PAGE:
Every summer since 1906 the Alpine Club of Canada has held a general mountaineering camp (the GMC), usually in the mountains of British Columbia. Last summer Andrew Sunter participated in the camp that was held in the Scotch Peaks range in the Purcell Mountains near Radium (close to the Bugaboos, one of the world’s great alpine rock climbing areas).
We turned off the highway at Radium and drove our cars for an hour up a dirt logging road. At a clearing in the middle of nowhere, we parked and wrapped chicken wire around the base of our vehicles to protect them from porcupines and other critters. A helicopter lowered into the valley and began to shuttle the 30 participants in the camp that week up the slopes until we were above tree line on the edge of the North Star Glacier in the Scotch Peaks. Our base camp for the next week would be a group of tents surrounding a glacier melt water lake in one of the most remote, rugged and beautiful places in Canada.
Our objectives for the week were the mountains of the Scotch Peaks – most notably Mt. Alpha Centauri, North Star Peak, Mt. Carmarthen, Gwendoline Mountain, the Black Fang and an unnamed peak which we coined “Tallisker Tusk” in keeping with the Scottish theme.
I had been scrambling, mountaineering and climbing for several years and taken a lot of courses; however, no climbing experience is needed to participate in or enjoy the camp. The camp has professional mountain guides and very experienced amateur leaders who lead the daily trips into the mountains and makes sure that everyone stays safe and learns how to travel in the mountains. Several camp participants had never climbed before and didn’t even know how to tie into their rope. To make the experience safe and fun for everyone, on the first two days skill courses are offered: rock climbing, crevasse rescue, ice climbing, glacier travel, and so on.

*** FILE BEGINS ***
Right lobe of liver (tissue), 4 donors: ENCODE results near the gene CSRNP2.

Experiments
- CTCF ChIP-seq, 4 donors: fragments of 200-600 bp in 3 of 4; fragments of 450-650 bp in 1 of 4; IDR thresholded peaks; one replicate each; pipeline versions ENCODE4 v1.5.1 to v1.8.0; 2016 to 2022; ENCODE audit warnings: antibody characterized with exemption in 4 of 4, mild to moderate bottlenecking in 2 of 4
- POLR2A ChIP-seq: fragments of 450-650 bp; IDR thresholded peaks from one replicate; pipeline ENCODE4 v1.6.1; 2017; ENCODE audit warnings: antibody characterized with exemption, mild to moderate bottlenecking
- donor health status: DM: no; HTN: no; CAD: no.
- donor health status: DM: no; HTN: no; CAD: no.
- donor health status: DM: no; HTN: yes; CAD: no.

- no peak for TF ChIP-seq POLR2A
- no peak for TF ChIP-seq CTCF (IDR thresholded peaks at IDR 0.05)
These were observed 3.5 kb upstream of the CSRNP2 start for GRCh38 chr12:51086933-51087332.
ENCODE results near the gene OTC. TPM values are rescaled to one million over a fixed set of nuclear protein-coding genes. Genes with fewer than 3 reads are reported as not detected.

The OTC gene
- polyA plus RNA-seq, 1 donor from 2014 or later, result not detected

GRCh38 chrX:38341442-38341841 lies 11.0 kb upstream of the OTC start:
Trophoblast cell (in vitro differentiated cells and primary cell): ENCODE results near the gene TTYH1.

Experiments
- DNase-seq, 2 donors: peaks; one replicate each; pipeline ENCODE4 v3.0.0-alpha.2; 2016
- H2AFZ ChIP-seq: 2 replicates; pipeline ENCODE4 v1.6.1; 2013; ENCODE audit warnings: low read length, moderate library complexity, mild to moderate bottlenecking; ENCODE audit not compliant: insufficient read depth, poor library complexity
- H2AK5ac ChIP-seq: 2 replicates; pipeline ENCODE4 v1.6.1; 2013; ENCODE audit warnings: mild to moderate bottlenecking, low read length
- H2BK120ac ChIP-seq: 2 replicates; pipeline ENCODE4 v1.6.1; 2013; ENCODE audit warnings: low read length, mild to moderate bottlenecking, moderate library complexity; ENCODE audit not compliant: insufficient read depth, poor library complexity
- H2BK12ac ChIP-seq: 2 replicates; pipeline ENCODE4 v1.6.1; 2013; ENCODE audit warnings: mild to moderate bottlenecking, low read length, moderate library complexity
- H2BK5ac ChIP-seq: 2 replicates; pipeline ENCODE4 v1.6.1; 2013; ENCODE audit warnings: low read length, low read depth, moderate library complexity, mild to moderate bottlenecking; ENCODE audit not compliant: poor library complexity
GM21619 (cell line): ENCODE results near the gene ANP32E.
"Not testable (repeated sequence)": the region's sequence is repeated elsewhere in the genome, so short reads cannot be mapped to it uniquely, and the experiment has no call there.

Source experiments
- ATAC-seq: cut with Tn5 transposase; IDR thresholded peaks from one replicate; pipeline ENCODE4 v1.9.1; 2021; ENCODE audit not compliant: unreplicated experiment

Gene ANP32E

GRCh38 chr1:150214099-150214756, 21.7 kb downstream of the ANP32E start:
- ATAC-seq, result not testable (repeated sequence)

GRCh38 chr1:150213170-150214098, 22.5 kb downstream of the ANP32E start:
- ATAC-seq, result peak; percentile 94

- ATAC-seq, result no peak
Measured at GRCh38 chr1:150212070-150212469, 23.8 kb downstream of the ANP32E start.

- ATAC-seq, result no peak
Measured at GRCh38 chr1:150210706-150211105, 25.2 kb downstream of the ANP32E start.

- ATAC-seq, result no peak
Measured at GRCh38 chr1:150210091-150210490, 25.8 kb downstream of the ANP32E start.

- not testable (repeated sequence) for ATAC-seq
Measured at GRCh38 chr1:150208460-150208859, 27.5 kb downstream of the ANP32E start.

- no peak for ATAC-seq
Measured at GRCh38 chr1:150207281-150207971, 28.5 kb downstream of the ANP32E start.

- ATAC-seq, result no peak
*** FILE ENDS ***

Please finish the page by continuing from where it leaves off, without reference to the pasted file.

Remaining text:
For many participants, the camp is a once-in-a-lifetime opportunity to get out and climb in real mountains. One of the participants in my week was in his 60s and had never climbed before, not even a scramble, and when he summited his first peak he was in tears because he had achieved something that seemed impossible to him and he never thought he would do. It was humbling to share this important moment with him.
Each evening the guides planned the trips for the next day and then posted sign-up sheets. A wide range of trips were offered for all experience levels. You signed up for the trip that you wanted to do. If you were tired you could just hang out around camp and read a book and enjoy the beautiful setting. Most days we left camp around 7:00 am, summited our objective by 11:00 am and were back at camp by mid afternoon. Over the week I managed to climb seven mountains, which I was pleased with as I hadn’t had time to do much training prior to the camp.
The camp was fully catered and offered what felt like luxury amenities given the remote location. The food was great and all of the camp staff was very friendly. There was even a shower tent where you could have a hot shower and wash off the sweat after a long day.
The atmosphere was very sociable and I got to meet many interesting people from around Canada (and several from other countries). There was a big celebration on the last night where we enjoyed some beer and wine and told stories about our adventures during the week. Overall, this was one of the most enjoyable and fulfilling trips that I have ever done.
The camp location changes each year so you can make it a yearly event. For the price and for what you get, this has to be one of the world’s best eco vacations and one that so few know about.
This interview with Andrew Sunter has been condensed and edited.
Photo credits Andrew Sunter
© Riding the buses 2014